Mixtec drawings

Recommended Links

Last updated in September 2016

For Puerto Escondido

Hotel Las Olas, Playa Zicatela, Puerto Escondido. Hotel Las Olas is a small hotel owned by a friend of mine. It is located just across the street from the beach. The hotel has a swimming pool, clean rooms, hot water, cable t.v. and wifi. Pets are welcomed. The rooms cost around 350 pesos and there is a hostel for about 100 pesos a night.

¡Viva Puerto!. ¡Viva Puerto! is a print and an on-line bilingual magazine that reflects "the interests and concerns of residents and visitors alike - whether it be real estate development, eco-adventures, local communities, or art and poetry". ¡Viva Puerto! often has articles about interesting locals, events and near by communities such as this one about the town of Bajos de Chila.

The Eye, Beach, Village & Urban Living in Oaxaca. The Eye frequently has articles relating to coastal Oaxaca. The Sept. 2016 include these articles and more: Why the U.S. Coast Guard in Huatulco?, Olè to Mole – Two Recipes and More, Rattlesnakes and Scorpions, Five Weekend Getaways from Mexico City, Mexico—Amazing Biodiversity. Protection? Not So Much.

Gina Machorro

Gina Machorro, the “Information Goddess” of Puerto Escondido. Gina can be found at the tourist office on the western side of the Adoquín. She is a gold mine of information about Puerto Escondido and Mexican culture. She can help you find a great restaurant, tell you how to get to Playa Carrizalillo or how to plan wedding. She offers agricultural, archaeological, walking tours of Puerto Escondido and more.

Restaurante Las Margaritas. This is my favorite restaurant in Puerto. The food is typical Oaxacan and mainly caters to middle class locals. A breakfast of Huevos Rancheros will cost around 50 pesos ($3 U.S. May 2015). A Comida Corrida is similarly priced. Meals come with home made tortillas and salsa.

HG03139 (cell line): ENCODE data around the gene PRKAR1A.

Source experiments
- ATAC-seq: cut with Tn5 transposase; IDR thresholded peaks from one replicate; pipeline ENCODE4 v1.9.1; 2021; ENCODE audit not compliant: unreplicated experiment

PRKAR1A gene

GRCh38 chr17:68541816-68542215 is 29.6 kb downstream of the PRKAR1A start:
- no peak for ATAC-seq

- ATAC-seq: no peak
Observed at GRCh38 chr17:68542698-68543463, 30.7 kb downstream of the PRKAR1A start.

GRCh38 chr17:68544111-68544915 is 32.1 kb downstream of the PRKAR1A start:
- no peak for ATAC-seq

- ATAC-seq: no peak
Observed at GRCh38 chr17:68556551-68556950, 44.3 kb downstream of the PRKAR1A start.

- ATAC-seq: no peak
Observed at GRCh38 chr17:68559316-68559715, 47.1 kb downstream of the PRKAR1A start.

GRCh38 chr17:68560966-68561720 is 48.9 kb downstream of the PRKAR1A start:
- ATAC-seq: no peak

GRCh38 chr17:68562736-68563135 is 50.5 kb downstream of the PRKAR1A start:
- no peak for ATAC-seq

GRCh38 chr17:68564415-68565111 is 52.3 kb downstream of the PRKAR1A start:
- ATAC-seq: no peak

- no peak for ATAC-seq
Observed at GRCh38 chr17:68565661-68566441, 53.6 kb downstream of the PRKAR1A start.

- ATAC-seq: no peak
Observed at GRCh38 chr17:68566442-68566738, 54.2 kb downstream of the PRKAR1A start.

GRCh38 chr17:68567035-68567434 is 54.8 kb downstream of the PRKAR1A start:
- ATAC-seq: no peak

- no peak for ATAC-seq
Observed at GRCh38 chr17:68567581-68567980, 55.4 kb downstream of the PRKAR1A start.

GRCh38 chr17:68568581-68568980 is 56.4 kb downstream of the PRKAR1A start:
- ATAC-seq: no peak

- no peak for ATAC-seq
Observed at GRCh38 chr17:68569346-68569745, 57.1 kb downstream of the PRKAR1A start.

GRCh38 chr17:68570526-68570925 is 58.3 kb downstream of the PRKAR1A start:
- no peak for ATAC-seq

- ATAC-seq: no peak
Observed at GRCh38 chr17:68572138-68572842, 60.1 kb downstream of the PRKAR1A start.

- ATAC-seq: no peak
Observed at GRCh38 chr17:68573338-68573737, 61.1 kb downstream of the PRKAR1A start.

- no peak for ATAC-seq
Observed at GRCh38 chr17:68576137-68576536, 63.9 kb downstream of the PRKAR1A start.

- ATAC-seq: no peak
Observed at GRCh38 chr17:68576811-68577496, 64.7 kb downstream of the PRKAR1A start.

Mechanics of Puerto Escondido, Up Close and Intimate With The Mexican Pipeline. This article posted on July 1, 2015, in Surfline.com explains the mechanisms; swells, winds and bathymetry that create the waves that Puerto is famous for in an easy to understand way.

Links to Mexico

Booking.com. This site offers honest evaluations and accurate prices of hotels. There are also "guests reviews" posted on Booking.com by customers of booking.com (instead of a hotel owner with dozens of accounts as you can find on similar type sites.)

INAH Virtual Tours. INAH, the (Mexican) National Institute of Anthropology and History has over 100 museum and archeological site virtual tours. Some of the archaeological tours offer viewing of areas not normally open to the public. The tour of Monte Albán is one of the better tours. The site is mostly in Spanish, but it hardly matters since the tours are in photos. Click on the museum or archaeological site you are interested in. Hold the left side of the mouse down to rotate the picture. Click the arrow on the right to go to the next picture.

Rollins (Rolly) Brook, My Life in México. Ever dreamed of retiring and moving to Mexico? This site has all sorts of useful information. Rolly Brook passed away in 2015 but this site is loaded with useful information.

Mexconnect.com. Mexconnect promotes Mexico and tourism to Mexico. The site has excellent information on the history of Mexico, Mexican cuisine, recipes and tourist destinations. There is a well moderated forum section where you can log in and ask and answer questions or seek and give advice.

The Storm That Swept Mexico, a PBS documentary. This two hour documentary tells the gripping story of the Mexican Revolution of 1910. The first hour, tells of the struggle of Francisco I. Madero and his followers to end the dictatorship of Porfirio Díaz, and traces the emergence of two rebel leaders: Emiliano Zapata and General Francisco “Pancho” Villa. I really enjoyed this documentary and highly recommend viewing it.

Popped Secret: The Mysterious Origin of Corn. "Popped Secret: The Mysterious Origin of Corn tells the story of the genetic changes involved in the transformation of a wild grass called teosinte into corn. Evidence from genetics supports archeological findings pinpointing corn’s origins to a very particular time and place in Mexico".